5 And the king answering said to the Chaldeans: The thing is gone out of my mind: unless you tell me the dream, and the meaning thereof, you shall be put to death, and your houses shall be confiscated.

Ver. 5.  Put.  Chal. "torn to pieces, and your house become infamous places;" (C.)  Prot. "a dunghill"  H.

 

--- Such cruel punishments were not uncommon.  1 Esd. vi. 11.  C.

 

--- Bessus was torn in pieces by the relations of Darius; (Diod. xvii.) and the Persians generally cut off some member of criminals.  Brisson ii.


6 But if you tell the dream, and the meaning of it, you shall receive of me rewards, and gifts, and great honour: therefore tell me the dream, and the interpretation thereof. 7 They answered again and said: Let the king tell his servants the dream, and we will declare the interpretation of it. 8 The king answered, and said: I know for certain that you seek to gain time, since you know that the thing is gone from me.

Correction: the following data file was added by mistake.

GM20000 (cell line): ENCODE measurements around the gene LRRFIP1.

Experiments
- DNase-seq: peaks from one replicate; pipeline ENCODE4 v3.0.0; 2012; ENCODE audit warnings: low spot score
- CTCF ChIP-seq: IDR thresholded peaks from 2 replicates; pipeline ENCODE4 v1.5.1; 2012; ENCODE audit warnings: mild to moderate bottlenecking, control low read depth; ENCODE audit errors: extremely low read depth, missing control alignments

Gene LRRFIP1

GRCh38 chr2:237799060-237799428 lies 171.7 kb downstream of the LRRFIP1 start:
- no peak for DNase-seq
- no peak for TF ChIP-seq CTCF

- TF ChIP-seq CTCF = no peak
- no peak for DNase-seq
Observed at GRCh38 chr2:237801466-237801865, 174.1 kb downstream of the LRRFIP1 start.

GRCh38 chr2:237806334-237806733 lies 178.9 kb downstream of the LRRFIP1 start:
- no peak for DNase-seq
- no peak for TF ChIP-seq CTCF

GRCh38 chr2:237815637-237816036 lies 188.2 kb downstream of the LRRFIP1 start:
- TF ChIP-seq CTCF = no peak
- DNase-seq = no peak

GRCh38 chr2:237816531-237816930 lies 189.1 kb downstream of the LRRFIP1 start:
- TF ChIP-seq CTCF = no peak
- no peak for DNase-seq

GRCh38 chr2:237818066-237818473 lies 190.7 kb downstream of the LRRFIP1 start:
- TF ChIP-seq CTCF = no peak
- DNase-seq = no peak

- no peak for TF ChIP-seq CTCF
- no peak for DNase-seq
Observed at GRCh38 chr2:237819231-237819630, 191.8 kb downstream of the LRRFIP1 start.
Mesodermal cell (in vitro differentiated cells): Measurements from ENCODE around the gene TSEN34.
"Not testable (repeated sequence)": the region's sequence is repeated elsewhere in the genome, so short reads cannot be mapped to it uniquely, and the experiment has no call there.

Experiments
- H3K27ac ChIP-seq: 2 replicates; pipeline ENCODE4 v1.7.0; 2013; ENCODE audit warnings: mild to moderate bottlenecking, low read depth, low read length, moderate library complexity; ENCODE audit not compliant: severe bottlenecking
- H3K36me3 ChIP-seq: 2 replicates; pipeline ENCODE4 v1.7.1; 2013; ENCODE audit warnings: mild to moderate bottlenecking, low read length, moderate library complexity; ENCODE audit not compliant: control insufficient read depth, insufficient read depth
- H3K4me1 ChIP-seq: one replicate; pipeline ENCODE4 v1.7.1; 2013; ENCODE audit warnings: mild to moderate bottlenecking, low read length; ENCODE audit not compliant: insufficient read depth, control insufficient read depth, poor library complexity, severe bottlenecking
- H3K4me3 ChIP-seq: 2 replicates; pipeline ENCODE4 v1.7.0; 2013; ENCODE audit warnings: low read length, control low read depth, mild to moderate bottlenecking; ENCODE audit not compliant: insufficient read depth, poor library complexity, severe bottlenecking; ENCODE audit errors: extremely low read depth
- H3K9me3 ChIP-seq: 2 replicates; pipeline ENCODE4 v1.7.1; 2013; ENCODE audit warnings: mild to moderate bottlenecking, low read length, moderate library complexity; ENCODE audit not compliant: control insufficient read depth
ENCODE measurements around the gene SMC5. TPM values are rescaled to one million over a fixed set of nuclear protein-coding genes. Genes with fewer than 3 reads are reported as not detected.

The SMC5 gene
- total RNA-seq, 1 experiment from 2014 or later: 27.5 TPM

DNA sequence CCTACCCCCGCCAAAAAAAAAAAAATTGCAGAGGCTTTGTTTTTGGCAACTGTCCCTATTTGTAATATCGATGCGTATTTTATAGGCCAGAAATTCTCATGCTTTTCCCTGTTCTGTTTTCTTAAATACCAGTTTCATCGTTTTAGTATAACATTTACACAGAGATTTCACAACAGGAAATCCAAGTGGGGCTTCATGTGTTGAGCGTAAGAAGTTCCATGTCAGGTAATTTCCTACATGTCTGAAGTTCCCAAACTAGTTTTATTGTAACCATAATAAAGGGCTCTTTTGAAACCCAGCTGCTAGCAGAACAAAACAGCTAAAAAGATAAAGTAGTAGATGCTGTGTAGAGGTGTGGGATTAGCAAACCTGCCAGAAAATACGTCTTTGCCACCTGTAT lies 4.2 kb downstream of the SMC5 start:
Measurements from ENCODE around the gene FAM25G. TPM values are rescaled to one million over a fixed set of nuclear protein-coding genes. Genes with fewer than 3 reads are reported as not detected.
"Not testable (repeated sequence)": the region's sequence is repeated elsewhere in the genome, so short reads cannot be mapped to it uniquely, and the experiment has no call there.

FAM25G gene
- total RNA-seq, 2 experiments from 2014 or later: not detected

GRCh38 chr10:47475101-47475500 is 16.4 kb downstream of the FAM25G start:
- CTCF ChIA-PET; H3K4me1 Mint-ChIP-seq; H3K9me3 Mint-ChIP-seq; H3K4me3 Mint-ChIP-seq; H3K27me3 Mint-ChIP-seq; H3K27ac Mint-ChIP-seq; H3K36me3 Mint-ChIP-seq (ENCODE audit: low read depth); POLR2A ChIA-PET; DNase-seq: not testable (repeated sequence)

Ver. 8.  Gain.  Lit. "redeem"  H.

 

--- S. Paul uses a similar expression, exhorting us to save our souls even at the expense of our temporal interest.  C.

 

--- The diviners wished to give the king's fury time to abate, (H.) and to save their lives; (C.) or delay punishment, at least, as much as possible.  H.


9 If therefore you tell me not the dream, there is one sentence concerning you, that you have also framed a lying interpretation, and full of deceit, to speak before me till the time pass away. Tell me therefore the dream, that I may know that you also give a true interpretation thereof.

Ver. 9.  Thereof.  It is indeed more easy to discover what dream a person has had, than to explain it; since the devil might disclose the former, but he can only guess at what will happen, and herein his agents are often deceived.  See Gen. xl.  W.